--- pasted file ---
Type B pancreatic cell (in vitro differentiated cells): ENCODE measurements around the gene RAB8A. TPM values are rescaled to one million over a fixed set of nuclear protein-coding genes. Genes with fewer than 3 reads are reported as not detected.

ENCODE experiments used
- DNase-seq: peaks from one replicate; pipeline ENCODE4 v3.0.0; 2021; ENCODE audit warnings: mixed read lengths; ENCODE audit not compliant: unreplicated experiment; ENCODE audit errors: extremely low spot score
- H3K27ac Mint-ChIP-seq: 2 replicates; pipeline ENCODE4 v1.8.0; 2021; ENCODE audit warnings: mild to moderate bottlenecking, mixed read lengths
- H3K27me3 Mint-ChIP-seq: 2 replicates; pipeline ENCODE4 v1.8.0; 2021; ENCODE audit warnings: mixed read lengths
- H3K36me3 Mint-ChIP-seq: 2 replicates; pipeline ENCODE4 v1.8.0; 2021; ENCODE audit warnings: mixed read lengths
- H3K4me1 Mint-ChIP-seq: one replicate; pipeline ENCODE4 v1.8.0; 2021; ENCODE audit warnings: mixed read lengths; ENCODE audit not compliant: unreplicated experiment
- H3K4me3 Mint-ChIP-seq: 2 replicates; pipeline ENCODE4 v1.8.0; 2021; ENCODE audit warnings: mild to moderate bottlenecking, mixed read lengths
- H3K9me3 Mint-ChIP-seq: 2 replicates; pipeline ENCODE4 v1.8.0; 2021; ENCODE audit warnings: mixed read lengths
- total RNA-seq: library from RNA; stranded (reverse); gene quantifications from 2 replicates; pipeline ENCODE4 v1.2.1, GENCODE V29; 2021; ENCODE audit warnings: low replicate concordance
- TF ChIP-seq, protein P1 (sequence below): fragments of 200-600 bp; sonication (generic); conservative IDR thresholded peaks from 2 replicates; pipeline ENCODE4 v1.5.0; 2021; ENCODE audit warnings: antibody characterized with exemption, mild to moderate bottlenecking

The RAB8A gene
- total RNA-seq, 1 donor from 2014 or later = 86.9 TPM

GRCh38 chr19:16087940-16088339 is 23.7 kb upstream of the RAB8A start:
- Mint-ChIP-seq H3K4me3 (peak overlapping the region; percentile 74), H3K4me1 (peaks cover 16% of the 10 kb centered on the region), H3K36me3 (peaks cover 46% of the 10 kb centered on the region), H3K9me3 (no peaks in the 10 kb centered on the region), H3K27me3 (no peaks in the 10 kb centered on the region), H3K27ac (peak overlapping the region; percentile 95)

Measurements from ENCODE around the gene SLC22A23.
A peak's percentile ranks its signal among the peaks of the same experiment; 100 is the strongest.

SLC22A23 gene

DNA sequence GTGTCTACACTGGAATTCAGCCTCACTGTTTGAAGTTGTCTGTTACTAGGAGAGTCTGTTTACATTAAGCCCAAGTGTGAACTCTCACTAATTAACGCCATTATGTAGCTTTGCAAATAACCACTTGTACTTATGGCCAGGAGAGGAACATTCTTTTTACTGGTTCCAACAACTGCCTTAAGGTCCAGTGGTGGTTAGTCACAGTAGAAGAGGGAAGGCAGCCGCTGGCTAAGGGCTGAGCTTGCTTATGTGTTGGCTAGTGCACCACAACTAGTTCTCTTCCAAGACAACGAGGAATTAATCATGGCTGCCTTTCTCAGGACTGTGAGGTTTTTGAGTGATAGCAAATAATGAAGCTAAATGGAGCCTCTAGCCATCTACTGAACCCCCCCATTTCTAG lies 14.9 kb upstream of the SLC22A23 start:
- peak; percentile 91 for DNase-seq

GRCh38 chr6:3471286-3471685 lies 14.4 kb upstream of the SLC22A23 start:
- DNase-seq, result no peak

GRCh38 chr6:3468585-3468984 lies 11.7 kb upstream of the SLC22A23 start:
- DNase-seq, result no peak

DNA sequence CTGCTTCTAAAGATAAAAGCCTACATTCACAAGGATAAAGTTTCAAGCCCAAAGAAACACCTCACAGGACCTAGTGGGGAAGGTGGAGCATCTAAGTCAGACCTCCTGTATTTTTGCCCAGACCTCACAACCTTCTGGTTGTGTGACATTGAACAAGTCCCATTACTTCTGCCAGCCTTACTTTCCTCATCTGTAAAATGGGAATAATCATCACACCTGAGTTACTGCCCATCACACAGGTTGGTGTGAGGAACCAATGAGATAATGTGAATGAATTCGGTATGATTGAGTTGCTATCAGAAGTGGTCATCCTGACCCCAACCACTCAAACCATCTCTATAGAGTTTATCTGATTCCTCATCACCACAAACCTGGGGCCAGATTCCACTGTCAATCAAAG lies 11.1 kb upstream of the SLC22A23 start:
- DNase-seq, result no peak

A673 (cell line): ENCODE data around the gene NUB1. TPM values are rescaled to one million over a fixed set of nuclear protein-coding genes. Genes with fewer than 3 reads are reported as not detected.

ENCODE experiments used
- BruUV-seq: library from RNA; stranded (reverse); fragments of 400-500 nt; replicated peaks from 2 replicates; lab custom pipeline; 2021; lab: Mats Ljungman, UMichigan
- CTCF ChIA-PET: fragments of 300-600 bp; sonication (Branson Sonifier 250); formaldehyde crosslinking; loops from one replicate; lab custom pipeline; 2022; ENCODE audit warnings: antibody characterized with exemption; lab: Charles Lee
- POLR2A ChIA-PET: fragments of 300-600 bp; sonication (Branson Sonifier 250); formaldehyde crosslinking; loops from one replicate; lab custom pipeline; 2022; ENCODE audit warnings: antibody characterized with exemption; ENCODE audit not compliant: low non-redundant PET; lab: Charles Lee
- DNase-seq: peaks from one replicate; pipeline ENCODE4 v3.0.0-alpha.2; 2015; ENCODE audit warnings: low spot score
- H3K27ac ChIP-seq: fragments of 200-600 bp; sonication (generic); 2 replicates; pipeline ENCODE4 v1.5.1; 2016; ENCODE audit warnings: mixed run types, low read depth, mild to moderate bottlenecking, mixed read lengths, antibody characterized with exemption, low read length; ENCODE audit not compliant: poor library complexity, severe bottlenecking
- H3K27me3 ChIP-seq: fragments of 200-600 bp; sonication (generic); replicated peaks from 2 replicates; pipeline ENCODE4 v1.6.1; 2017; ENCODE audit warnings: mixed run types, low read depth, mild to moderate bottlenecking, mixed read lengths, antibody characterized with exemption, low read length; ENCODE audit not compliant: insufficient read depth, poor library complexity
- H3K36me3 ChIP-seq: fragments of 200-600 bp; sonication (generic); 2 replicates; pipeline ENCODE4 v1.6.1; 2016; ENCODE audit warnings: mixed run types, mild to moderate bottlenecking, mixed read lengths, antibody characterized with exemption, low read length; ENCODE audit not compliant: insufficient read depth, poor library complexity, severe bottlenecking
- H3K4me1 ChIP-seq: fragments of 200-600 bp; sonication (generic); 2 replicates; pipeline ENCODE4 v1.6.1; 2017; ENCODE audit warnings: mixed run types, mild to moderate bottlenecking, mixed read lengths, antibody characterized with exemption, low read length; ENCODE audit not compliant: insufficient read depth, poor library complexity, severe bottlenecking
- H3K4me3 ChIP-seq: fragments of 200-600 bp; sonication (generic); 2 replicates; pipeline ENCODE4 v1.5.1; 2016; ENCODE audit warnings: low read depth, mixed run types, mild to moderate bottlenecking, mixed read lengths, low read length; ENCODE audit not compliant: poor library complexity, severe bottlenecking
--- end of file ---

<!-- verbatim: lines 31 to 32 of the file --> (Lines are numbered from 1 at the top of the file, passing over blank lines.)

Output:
- POLR2A ChIA-PET: fragments of 300-600 bp; sonication (Branson Sonifier 250); formaldehyde crosslinking; loops from one replicate; lab custom pipeline; 2022; ENCODE audit warnings: antibody characterized with exemption; ENCODE audit not compliant: low non-redundant PET; lab: Charles Lee
- DNase-seq: peaks from one replicate; pipeline ENCODE4 v3.0.0-alpha.2; 2015; ENCODE audit warnings: low spot score